Why is that when we teach our students about numbers, we show them the number one visually. We hold up one finger and maybe place one object in front of them. But when we teach them new vocabulary, we rarely start with the visual--instead we begin with the written word and then move to the visual...maybe. In math we move from concrete to abstract but we rarely do that with other content areas.
Research indicates that our brains process visuals 60,000X faster than text. Why are we reluctant to tap into that and use it to our advantage in the classroom?
As tradition has it, at the start of a new year, many of us reflect on the year that passed and begin to set goals for the year ahead.
This serves as an ideal time for us to help our students set learning goals too!
English language learners (ELLs) may feel like they have a lot on their plate. Some are learning about a new country, culture, content and language all at the same time. We can help our ELLs by setting a few language goals so they have a clear view in mind and a path to follow in order to get there.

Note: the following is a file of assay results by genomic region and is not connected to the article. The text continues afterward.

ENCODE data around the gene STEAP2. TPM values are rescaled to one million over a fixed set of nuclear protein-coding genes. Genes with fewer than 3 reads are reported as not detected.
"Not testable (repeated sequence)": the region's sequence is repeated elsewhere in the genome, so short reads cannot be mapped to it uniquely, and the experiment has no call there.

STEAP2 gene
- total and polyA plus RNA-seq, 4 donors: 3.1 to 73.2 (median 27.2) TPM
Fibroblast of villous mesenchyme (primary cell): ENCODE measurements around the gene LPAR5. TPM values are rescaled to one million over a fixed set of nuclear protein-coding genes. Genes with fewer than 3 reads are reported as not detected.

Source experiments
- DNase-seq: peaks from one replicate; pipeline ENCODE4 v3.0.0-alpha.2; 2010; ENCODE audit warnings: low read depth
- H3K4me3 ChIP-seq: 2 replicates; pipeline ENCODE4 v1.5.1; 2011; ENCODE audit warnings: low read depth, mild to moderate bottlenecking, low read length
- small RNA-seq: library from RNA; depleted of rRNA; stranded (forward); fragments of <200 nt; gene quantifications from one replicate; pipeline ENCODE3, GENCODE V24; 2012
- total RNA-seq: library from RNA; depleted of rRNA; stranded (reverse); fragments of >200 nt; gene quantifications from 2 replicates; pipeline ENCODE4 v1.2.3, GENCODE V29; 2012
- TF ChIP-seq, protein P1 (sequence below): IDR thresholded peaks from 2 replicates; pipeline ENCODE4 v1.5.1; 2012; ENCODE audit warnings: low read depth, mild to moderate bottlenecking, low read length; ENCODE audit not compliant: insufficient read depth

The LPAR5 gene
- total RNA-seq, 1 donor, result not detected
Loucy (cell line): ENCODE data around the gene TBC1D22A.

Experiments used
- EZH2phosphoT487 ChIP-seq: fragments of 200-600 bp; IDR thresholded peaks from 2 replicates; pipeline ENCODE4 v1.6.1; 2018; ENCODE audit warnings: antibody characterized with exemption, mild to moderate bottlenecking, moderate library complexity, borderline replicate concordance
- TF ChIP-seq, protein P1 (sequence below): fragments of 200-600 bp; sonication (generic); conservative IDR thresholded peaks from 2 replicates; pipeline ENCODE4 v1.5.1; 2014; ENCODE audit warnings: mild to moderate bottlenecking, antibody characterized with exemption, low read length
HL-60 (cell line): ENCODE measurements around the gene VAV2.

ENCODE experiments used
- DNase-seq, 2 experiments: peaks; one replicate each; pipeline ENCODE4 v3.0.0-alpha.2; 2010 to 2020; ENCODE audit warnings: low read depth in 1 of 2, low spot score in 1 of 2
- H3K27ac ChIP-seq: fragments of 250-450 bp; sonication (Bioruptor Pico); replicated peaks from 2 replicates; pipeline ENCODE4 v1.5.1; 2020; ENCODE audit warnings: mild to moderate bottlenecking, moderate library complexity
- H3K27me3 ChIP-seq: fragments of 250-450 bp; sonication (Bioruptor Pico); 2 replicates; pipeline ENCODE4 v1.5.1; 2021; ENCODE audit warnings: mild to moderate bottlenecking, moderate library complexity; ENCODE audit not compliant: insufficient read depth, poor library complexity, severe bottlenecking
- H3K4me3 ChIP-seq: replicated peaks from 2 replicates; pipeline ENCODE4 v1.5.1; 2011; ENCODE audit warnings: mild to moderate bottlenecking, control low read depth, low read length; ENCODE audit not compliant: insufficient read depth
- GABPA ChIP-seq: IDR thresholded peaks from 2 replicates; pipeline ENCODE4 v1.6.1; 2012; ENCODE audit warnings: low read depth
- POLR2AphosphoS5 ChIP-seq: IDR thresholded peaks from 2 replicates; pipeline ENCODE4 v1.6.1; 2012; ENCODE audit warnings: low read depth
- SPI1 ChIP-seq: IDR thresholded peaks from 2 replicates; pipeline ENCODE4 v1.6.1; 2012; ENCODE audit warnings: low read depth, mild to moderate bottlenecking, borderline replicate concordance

States have varying ways to help us determine the language levels of our ELLs. In Texas, where I live, we have adopted the English Language Proficiency Standards (ELPS) and we use Proficiency Level Descriptors (PLDs) to guide and assess instruction. Many other states have adopted the WIDA English Language Development Standards. States that use WIDA have access to CAN DO Descriptors. These are excellent for goal setting with students and really personalizing instruction.
YEARS ago (and I mean YEARS), I was introduced to a book that was practical and served all students. This book was not meant solely for teachers of English Language Learners but for teachers of students-all students. At the same time, the techniques supported ELLs.
The book is 7 Steps to a Language-Rich Interactive Classroom by John Seidlitz and Bill Perryman. Not only is the layout of this book super reader-friendly but it is also filled will practical, research-based instructional moves that are applicable to all content areas k-12. Some are obvious and when I read them I felt validated. Others were new for me and helped me to make my classroom room accessible to all students.